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special report

Fighting for VEC benefits: Alexandria woman's battle not unusual

'I need it to dig myself out of a gigantic financial hole'

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Tammy Potts VEC

Tammy Potts of Alexandria finally received some of the unemployment benefits she believes she is owed by the Virginia Employment Commission but is not giving up her fight.

Tammy Potts spent a year filing unemployment insurance claims and fighting for her benefits.

She finally received her first payment from the Virginia Employment Commission earlier this month, just weeks after InsideNoVa asked the agency about Potts’ case. But Potts said she has received only half of what she believes she’s owed. 

“It’s amazing, but here’s the thing, I’m like, ‘Where’s the rest of it?’” she said. 

Since the onset of pandemic-related layoffs in March 2020, the VEC has faced the unprecedented challenge of adjudicating over 1.7 million unemployment insurance claims, more than were filed in the state than during the 2000 and 2008 recessions combined. 

Thousands of Virginians who applied for benefits still have not received payments, giving rise to a class-action lawsuit by five women alleging the VEC denied them benefits. In response, Gov. Ralph Notham directed the VEC to invest $20 million to hire 300 additional staff, make technology upgrades and modernize the agency by Oct. 1.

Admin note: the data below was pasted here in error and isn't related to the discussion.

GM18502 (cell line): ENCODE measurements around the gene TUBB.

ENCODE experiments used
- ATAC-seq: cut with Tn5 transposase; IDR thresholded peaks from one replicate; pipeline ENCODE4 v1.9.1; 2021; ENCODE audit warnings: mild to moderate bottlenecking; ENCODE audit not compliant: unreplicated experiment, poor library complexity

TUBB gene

However, thousands of residents don’t have the luxury of waiting any longer to receive their benefits. And although Potts, of Alexandria, has received some of her benefits, she said it’s crucial she obtain the rest so she can also pay her rent, car loans, car insurance, student loans and other debts.

 “I need it to dig myself out of a gigantic financial hole,” Potts said. “I feel that I would not have been in this situation had I received answers from the VEC.”

Laid off in May 2020

Potts is a single mother of two elementary school children. She said she filed for unemployment May 13, 2020, the day after she was laid off from her job as contractor for staffing and employment company nTech, based in Maryland. The company had hired Potts to work for the U.S. Patent and Trademark Office in Alexandria.  

But like many Northern Virginia residents, Potts said she was confused about where to apply for unemployment because over the prior eight years she had worked in Maryland, Virginia and the District of Columbia. In 2019, she had applied for unemployment benefits with the D.C. Department of Employment Services.

Potts said she initially applied to the D.C. employment office on accident because she had applied there previously. But Potts later learned she had to apply in the state where she last worked. 

“They told me I had funds there but they were going to transfer them to VEC,” she said.  But even after she filed her new unemployment insurance claim in June 2020 with the VEC, Potts said she never received those funds. 

Potts said the VEC sent her several notices stating she had no wages, with no record of her employment between 2017 and 2019. But according to Potts, she had worked those years, including six months in Maryland in 2019. 

“[The VEC] never added the out-of-state wages to these letters or total wages correctly until July 2021,” she said.

The first few months after filing her claim with the VEC, Potts said she spent hours on the phone waiting to speak to a representative. But there was rarely anyone available to take her call and the automated system would just hang up.